Over 1,800 new jobs have been promised over the next three years by more than 120 young - mostly technology based - companies.
The businesses are all part of Enterprise Ireland's High Potential Start-Up programme, which published its results for 2013 today.
Each year the Department of Jobs, through Enterprise Ireland, invests funding in start-up businesses considered to have high potential.
These so called HPSUs are defined as being export oriented, focused on technological innovation, likely to achieve significant growth in three years and led by an experienced team.
Last year, a record 103 new HPSUs received investment from Enterprise Ireland. 80% were in software, clean tech, engineering, medical devices or pharmaceuticals.
41 of the businesses were led by women, while ten were spun out of third-level institutions.
Living up to their high potential tag, those 100 businesses and 20 other HPSU's supported by Enterprise Ireland in previous years, claim that over the next three years they will create a total of 1,850 jobs.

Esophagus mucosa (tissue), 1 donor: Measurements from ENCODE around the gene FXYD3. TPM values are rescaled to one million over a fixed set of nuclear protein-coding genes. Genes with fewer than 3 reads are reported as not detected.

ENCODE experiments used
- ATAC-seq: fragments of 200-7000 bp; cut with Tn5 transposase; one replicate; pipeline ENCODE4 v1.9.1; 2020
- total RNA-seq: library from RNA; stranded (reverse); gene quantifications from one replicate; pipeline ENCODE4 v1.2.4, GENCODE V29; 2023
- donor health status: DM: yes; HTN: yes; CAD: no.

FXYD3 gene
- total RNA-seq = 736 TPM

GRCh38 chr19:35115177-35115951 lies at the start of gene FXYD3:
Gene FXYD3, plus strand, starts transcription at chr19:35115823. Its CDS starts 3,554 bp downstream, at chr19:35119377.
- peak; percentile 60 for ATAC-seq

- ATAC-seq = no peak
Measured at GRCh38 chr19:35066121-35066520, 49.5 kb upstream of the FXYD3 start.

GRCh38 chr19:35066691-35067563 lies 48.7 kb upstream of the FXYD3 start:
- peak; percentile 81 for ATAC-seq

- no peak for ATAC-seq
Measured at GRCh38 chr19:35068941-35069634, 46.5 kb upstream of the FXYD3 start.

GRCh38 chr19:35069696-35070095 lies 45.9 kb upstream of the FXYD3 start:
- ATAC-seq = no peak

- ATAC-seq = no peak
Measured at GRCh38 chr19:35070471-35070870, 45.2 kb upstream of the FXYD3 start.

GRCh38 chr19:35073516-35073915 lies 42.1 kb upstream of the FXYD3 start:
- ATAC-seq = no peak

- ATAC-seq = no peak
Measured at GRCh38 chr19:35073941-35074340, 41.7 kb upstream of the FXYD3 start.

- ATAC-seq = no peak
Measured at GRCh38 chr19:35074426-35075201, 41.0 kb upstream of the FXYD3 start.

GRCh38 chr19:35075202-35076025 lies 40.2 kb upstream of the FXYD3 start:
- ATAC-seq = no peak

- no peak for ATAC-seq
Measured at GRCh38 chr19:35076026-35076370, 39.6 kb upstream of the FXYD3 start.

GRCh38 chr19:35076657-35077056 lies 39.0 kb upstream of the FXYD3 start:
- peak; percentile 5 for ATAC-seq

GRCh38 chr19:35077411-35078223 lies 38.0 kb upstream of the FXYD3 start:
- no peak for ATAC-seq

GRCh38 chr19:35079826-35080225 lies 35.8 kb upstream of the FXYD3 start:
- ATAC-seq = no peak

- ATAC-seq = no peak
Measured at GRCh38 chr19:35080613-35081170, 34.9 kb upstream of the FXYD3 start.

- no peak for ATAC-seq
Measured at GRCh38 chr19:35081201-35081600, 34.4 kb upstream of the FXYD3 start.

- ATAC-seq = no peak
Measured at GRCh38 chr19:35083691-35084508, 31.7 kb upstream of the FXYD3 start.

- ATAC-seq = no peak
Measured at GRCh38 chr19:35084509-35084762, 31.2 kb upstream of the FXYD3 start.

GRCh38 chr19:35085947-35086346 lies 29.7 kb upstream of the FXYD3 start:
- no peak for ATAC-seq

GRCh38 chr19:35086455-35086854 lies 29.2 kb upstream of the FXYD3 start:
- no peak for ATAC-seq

Minister for Jobs, Enterprise and Innovation Richard Bruton said the jobs growth showed the Government's plan to build a powerful engine of Irish enterprise alongside the multinational sector was working.
"The results published today show that the HPSU programme goes from strength to strength, with more companies, more overseas companies, more female-led companies, and more jobs than previous years," the Minister said.
Enterprise Ireland's Head of High Potential Start Ups and Scaling Lisa Vaughan said that the Government's jobs plan gives a clear mandate to Enterprise Ireland to drive entrepreneurship and new business start-ups.
"2013 was a very strong year with many highlights, including the big increase in female led start ups and the strong showing of new start ups from overseas and spin-outs from Irish Universities and Institutes of Technology," she added.